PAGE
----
Part 3 - Lockdown & Zoom

THE CORONAVIRUS EXPERIENCE BLOG

From Liberty to Lockdown and back again

Part 3: Lockdown and Zoom


Lockdown measures were first introduced on 23 March for an initial four-week period. While this created huge changes for many, with schools, workplaces and all non-essential retailers being ordered to close, more than half of adults surveyed at the time said they thought life would be back to normal within six months. By late August, "more than a year" was the most popular response.


I recall reading at the outset that to really combat the pandemic a lockdown period of 14 weeks needed to be introduced but constant monitoring would be the tactic. I adopted the 14-week statement to help my preparation to live with this situation and set my stall out to accept this sort of time period.


I felt from the outset that it was important for me to introduce a strict code of discipline to make sure that I didn't drift into a routine of letting myself go (any more than I had already done) both in my personal hygiene and habits. No daytime television, out in the garden every day, doing jobs around the house and generally keeping myself busy. Now I am a creature of habit in a morning. Since retirement my waking routine has been get up between 6 and 7; have a cup of coffee and browse the overnight news on the internet. Shit, Shower, Shave and then get dressed before any breakfast. I adopted this as a minimum target requirement for the duration.


This would be followed by collecting my essentials from the bedside table - comb, handkerchief and loose change. So for 14 weeks I go through this process every morning until I ask myself why am I doing this? Why am I putting my loose change into my trousers pocket? Every morning for 14 weeks I picked up the same £4.70p even though I knew that I wouldn't be going anywhere to spend it. I couldn't break the habit. I thought that something awful would happen if I didn't collect those four £1 coins and assorted silver coins to travel around my house and garden with me every day. Do you think that I am cracking up?


I needed human contact. No disrespect to my wife, Mary, who hadn't accepted the lack of contact with the grandchildren too well. We do talk to each other but when you descend to discussing whether Zebedee from the Magic Roundabout is a radish or a carrot then you know you need to get out more, but can't of course. However, those nice people from Zoom recognised a wonderful marketing and PR exercise for their product with the captive audience's craving for contact. They offered free unlimited access to their video link service for almost anyone and everyone seemed to be keen to test it out and I was one of that group.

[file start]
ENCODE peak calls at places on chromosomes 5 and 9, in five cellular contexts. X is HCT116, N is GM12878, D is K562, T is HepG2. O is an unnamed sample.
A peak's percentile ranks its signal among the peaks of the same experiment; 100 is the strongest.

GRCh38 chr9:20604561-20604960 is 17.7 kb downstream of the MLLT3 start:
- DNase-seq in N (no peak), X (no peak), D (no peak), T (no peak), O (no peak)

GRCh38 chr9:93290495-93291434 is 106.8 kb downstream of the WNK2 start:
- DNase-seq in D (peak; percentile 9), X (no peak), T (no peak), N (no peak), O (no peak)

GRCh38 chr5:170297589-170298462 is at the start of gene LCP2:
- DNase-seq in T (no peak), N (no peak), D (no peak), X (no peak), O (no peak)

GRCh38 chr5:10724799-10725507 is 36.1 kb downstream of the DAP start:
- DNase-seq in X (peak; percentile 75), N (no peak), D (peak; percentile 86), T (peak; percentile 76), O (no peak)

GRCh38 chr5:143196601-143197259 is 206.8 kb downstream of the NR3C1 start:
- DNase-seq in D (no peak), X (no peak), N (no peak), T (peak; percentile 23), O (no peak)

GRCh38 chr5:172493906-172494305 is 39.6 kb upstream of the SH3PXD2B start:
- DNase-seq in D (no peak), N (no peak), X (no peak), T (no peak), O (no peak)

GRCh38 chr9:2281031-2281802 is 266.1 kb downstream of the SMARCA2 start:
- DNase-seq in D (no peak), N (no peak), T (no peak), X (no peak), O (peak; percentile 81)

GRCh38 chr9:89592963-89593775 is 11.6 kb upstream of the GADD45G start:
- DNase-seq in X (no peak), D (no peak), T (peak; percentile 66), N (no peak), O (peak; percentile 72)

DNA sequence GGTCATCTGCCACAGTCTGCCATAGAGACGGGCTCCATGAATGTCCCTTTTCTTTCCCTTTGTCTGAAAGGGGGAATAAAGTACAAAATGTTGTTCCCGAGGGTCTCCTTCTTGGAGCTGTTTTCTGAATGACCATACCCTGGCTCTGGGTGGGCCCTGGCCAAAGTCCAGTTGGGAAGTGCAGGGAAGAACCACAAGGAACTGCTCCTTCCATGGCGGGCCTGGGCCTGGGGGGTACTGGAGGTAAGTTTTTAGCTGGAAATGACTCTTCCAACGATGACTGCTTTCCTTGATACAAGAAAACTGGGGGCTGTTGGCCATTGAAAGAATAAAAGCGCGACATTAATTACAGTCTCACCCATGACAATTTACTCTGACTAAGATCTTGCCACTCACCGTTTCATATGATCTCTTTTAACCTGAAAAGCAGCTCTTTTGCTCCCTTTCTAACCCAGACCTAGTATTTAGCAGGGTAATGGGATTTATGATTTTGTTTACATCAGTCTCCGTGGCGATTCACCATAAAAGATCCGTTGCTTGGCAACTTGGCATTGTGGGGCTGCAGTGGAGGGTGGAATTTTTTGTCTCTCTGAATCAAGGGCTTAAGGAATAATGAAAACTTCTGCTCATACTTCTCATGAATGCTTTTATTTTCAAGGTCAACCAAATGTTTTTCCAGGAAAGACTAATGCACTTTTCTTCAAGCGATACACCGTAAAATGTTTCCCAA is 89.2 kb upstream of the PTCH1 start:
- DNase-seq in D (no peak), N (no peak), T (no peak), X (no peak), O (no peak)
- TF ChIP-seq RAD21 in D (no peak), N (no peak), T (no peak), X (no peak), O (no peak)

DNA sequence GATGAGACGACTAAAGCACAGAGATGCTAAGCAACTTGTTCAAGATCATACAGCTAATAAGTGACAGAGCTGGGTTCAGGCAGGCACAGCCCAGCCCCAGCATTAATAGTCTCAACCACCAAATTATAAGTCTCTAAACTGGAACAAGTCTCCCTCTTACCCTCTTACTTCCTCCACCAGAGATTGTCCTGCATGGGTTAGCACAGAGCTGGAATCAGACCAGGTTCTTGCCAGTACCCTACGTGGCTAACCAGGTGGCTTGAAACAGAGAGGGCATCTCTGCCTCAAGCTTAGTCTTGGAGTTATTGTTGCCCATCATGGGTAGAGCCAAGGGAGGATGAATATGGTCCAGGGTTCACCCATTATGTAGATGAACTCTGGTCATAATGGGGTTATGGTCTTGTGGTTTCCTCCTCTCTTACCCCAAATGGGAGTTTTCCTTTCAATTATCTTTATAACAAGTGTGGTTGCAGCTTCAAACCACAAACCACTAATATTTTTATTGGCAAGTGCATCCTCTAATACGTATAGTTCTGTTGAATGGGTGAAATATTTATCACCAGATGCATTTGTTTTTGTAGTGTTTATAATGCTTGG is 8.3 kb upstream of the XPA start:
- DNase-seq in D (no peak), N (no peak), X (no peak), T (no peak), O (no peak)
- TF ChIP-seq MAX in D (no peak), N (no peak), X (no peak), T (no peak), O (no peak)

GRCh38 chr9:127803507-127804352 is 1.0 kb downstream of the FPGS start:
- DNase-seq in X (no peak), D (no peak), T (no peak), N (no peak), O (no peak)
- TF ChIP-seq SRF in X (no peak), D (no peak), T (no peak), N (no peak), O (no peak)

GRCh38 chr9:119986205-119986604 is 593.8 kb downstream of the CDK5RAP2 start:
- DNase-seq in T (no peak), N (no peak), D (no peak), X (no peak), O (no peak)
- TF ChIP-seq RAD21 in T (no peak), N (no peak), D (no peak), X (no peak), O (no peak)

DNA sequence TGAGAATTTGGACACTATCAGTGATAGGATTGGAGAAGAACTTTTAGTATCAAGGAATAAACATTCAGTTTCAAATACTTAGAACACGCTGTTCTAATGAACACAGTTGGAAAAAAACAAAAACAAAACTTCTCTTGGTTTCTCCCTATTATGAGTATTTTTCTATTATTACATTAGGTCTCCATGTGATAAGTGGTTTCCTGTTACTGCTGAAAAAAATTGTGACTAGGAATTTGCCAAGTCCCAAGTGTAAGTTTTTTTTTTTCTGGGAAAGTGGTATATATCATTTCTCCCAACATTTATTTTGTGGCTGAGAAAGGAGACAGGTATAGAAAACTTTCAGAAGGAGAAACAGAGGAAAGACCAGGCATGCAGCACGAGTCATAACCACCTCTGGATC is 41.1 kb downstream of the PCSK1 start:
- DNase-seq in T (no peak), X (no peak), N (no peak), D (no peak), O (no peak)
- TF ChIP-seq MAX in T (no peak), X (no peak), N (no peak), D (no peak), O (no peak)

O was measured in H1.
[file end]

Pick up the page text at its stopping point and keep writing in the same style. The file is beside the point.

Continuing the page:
I set up a couple of Zoom links services with some friends and family and the novelty of these along with the opportunity to talk to someone other than the cat was most welcome. However this visual link-up did have its drawbacks for some as the close-up scrutiny it afforded was lost on some. One Zoom charity group I linked up with had some interesting members online who were struggling more than many with the lockdown. One individual in particular was a constant source of wonder and amusement as they had the personal hygiene standards of a mentally challenged baboon. Every time I looked at him he had a finger somewhere new - in his ear, eye, nostril, mouth. It was like he had just been issued with a human head for the first time and he was trying to figure out how it worked. So distracting.


It would have been good to set up Zoom sessions for the Veteran's League Management Committee but was advised that this was a generation too soon for some members so set up a more basic conference call service for the monthly meetings. This entailed members dialling a number and then keying in two access numbers on their phone. Even this proved too much for three members and I had to resort to one-to-one teaching sessions between meetings to get everyone online. Even though the facility used was called 'Why Pay' there was a cost associated with making these calls which I calculated worked out at around £7 an hour to each member dialling-in. Zoom was free.


Zoom uncovered members of my video friends and family not signing up to my code of self-discipline with various familiar-looking but unrecognisable individuals appearing on-screen. Some of these certainly didn't sign-up to my mandatory morning shave routine. The attempt to create a designer stubble on a 70-years old was a mistake with the image of a brillo pad with a mouth resulting instead. There were other signs. Random hair growth is one of them. Particularly that first time you go to brush a hair off your shoulder and discover that it is attached to your earlobe. I'll cover haircuts more in Part 4.


Zoom was a great find, a real asset but also a tool that could unkindly betray the beholder.


Coming tomorrow: Part 4 - Online shopping and other bad experiences


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